Afternoons spent at Tuanjiehu Park’s beach, lazy weekends poolside at the Splash Recreation Club, sweltering Beijing temperatures. It’s official – bikini season is here. Most women have, at some point or another, had the word “diet” flash in and out of their minds with every bikini season.
A healthy diet is a lifestyle change to healthy foods, increased exercise, and the occasional indulgence. Gradually, the weight will come off.
Or will it? New research shows that crash diets can be safe – and effective. But crash diets, a short period of low-calorie intake fueled by determination to get into that dress, seem to have all the markings of failure. Is it safe to eat so little? Won’t you gain the weight back after the diet? Professor Susan Roberts of nutrition and psychiatry at Tufts University says that “sensible, healthy crash diets actually do as well for long-term success as slow diets and, for some people, can actually work better.” For those who are frustrated with the snail-paced results of gradual dieting, crash diets can be more effective because results are quick and encourage the dieter to keep up the fight. Also, crash diets can be helpful to those who find it hard to resist the temptation of indulgent foods (chocolates, desserts…you know what I’m talking about). Cutting vices out completely, instead of attempting moderation in a gradual diet, takes heaps of calories out of your daily intake and lowers the chances of overeating.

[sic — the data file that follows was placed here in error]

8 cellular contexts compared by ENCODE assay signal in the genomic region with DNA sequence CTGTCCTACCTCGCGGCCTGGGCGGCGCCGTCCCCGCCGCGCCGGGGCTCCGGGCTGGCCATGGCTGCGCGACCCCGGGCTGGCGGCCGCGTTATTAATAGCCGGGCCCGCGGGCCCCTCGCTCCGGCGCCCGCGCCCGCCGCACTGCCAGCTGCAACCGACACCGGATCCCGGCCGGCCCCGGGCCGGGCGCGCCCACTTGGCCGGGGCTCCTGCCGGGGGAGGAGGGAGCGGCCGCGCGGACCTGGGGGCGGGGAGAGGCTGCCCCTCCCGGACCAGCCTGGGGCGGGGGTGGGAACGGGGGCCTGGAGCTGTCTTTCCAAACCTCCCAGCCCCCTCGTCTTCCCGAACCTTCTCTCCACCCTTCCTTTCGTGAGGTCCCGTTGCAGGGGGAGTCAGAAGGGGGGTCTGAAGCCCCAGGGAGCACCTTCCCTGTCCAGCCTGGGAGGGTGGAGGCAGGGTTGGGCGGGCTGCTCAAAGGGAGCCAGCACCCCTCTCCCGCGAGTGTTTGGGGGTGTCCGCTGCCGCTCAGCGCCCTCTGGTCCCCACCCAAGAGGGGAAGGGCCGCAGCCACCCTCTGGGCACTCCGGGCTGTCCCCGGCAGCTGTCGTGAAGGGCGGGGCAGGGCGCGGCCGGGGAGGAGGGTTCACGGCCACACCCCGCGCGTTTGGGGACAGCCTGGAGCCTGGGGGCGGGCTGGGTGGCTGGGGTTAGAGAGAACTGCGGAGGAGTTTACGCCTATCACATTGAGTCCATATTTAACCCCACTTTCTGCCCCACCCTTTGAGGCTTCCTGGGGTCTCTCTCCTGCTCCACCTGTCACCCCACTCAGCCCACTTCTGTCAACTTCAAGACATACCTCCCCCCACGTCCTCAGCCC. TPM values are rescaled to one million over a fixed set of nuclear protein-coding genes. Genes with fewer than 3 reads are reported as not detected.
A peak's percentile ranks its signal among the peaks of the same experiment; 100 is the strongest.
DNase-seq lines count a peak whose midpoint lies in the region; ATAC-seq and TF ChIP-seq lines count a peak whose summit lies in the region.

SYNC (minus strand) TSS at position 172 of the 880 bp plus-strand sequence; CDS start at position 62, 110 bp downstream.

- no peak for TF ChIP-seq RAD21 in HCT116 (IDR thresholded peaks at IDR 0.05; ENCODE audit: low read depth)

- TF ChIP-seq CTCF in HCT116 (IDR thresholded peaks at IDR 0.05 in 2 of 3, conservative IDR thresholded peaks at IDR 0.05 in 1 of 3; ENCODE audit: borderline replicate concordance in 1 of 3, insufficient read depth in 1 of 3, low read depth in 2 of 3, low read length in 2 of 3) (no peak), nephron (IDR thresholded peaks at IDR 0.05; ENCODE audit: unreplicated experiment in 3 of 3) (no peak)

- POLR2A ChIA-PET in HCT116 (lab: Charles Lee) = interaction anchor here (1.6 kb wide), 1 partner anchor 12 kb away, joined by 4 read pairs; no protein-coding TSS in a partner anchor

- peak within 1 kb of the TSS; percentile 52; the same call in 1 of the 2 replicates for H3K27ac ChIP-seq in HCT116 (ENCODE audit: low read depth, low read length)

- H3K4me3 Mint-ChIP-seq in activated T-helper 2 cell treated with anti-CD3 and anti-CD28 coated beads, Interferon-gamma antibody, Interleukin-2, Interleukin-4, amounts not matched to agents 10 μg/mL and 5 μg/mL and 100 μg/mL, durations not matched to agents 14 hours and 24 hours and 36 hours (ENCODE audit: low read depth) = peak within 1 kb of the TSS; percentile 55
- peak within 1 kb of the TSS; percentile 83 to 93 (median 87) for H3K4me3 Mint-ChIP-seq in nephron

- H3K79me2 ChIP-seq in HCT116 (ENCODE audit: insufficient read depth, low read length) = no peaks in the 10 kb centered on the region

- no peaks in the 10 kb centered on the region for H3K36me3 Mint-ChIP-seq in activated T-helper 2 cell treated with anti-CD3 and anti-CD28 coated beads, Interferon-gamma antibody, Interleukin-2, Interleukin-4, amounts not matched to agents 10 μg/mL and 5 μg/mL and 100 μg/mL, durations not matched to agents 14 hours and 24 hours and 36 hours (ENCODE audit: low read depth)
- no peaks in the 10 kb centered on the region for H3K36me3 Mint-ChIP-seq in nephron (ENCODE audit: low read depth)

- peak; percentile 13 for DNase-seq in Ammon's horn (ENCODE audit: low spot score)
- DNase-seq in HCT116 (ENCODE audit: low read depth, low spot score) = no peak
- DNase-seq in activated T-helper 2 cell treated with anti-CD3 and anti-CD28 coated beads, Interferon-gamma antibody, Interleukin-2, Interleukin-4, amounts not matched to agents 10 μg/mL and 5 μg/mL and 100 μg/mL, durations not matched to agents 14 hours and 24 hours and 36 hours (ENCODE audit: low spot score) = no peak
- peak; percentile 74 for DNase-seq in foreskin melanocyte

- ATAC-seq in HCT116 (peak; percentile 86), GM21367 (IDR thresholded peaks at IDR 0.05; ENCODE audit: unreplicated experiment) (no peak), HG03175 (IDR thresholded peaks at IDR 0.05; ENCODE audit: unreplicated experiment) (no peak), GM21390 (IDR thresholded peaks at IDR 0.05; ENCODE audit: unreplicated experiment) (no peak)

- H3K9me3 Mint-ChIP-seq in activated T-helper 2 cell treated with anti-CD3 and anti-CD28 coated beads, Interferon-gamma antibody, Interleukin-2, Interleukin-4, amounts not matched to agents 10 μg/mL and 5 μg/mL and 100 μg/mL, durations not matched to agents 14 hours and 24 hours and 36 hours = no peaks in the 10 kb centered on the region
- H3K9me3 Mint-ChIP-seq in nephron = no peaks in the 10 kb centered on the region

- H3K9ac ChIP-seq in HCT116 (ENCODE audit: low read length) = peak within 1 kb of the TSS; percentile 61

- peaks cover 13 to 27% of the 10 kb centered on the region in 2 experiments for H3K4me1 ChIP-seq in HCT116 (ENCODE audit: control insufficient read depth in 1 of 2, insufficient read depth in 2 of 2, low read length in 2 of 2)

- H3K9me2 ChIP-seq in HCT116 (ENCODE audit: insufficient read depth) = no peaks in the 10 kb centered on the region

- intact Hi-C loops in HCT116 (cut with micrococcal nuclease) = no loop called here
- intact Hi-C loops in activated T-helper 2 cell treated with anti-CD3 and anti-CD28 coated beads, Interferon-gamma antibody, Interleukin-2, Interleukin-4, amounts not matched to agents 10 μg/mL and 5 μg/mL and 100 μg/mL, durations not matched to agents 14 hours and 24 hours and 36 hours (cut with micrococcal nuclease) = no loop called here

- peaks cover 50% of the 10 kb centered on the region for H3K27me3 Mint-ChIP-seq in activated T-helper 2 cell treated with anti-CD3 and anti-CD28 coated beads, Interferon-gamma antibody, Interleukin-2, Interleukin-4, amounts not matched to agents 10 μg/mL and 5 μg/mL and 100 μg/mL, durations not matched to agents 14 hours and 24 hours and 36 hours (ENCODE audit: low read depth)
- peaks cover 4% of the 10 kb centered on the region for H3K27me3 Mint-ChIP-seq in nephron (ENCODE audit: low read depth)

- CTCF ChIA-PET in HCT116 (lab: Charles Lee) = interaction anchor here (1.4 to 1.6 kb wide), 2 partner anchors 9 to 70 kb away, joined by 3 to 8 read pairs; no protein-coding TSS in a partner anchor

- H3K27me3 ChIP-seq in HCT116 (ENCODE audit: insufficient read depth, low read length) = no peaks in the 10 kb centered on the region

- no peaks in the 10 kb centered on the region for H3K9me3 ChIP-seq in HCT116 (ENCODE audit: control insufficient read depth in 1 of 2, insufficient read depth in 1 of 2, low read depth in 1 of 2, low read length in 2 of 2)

Obviously, it’s key to choose the right kind of crash diet. Roberts advises never going below 1,200 calories a day for women (1,800 for men). And while exercise is important factor in weight loss, it doesn’t seem enough to rely on your morning workout to excuse overindulging. If you’re always pushing the start of your healthy diet and lifestyle to “tomorrow,” then perhaps it’s time to buckle down. Maybe in dieting, slow and steady doesn’t win the race.